Earlier this week Columbus City Council passed legislation that, for the first time, will allow food truck owners to sell their wares from parking spots on city streets. Previously, food trucks were restricted to selling only on private property.
Columbus politics are known for moderation and consensus, and the food truck legislation was no different. The vote on the law was unanimous, after City Council worked with food truck owners interested in greater access and restauranteurs concerned about safety issues raised by patrons congregating in the areas between food trucks and brick and mortar dining establishments.
Under the new legislation, food trucks will be able to park in the first or last parking spots on blocks in most commercial areas. In high-traffic areas, like the Short North, the food trucks will need to reserve one of 20 designated spots. Food trucks also will be subject to health and fire inspections and must buy a license and pay for an annual street parking permit. The legislation also established an advisory board that will periodically review the food truck rules and consider whether they need to be revised.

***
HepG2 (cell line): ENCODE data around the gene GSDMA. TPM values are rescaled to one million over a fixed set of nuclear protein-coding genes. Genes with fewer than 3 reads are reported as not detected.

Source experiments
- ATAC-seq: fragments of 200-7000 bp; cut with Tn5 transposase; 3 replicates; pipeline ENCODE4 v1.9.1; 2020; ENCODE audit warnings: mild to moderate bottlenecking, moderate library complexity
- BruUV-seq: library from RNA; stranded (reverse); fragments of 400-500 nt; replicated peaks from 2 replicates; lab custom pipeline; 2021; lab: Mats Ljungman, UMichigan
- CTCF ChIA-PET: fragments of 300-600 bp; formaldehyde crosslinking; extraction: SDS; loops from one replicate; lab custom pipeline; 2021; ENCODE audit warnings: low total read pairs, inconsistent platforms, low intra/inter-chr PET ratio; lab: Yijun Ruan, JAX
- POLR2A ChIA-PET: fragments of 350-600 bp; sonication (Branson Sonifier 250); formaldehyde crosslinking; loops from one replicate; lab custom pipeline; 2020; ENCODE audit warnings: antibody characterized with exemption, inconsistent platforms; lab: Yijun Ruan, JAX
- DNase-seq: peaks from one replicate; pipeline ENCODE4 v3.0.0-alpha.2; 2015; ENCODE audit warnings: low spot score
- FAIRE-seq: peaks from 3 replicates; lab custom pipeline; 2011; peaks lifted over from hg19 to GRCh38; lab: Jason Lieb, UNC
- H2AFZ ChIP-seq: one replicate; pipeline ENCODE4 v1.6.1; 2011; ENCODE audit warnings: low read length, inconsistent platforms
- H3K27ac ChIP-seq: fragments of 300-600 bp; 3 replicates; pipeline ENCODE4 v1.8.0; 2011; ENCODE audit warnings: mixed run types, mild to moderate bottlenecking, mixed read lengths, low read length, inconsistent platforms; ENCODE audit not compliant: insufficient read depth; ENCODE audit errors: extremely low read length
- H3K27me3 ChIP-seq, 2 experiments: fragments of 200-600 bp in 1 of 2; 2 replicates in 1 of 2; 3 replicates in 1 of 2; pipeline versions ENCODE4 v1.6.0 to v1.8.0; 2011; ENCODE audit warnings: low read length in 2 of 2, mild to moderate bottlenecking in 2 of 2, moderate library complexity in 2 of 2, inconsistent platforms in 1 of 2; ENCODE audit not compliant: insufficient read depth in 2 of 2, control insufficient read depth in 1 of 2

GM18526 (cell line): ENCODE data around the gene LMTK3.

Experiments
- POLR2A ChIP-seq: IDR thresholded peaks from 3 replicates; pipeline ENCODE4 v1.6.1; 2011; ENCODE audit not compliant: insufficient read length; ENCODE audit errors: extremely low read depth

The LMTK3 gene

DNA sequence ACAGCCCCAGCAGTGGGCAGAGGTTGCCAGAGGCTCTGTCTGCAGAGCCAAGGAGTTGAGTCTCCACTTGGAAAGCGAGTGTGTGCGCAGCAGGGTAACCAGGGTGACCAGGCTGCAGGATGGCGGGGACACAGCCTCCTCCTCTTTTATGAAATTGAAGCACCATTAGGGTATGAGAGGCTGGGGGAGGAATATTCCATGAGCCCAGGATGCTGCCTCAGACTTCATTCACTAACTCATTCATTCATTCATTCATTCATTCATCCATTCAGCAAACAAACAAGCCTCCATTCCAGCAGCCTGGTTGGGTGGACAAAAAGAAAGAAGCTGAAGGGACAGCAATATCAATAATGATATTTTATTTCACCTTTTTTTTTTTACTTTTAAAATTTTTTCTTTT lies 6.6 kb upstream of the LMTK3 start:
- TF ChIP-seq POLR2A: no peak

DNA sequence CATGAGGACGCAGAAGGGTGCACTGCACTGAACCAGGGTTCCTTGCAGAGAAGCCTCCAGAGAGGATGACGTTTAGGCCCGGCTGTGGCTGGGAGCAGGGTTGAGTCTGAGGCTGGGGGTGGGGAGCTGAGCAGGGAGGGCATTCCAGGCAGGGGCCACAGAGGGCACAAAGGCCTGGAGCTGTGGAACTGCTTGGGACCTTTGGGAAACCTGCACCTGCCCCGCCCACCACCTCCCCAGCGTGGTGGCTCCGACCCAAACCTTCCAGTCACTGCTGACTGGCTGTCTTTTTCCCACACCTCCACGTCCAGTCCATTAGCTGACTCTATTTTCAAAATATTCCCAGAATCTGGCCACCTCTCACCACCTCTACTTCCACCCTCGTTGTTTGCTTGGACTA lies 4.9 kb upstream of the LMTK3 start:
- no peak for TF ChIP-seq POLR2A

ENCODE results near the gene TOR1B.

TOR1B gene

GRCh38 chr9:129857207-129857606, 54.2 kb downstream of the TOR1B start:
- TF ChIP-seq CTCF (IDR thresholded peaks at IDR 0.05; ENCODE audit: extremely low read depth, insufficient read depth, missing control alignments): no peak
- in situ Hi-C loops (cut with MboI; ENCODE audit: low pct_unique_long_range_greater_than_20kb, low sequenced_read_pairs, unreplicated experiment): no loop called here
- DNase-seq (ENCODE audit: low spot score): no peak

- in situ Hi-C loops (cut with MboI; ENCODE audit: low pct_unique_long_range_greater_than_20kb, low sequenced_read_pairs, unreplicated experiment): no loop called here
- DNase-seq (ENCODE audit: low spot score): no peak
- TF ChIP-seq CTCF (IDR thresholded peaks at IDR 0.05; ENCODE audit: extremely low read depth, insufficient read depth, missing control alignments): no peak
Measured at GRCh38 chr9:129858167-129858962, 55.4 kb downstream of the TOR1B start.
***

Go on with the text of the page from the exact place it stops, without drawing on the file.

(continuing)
This is a great development for those of us who are food truck fans and love the passion, diversity, and entrepreneurial spirit — not to mention the tasty and interesting grub — that food trucks bring to Columbus. I’m hopeful that those of us who work on Gay Street, which as the coolest street in downtown Columbus is home to a number of restaurants already, will be happily surprised to see a food truck or two parked on our block as temperatures warm and we move into the food truck season.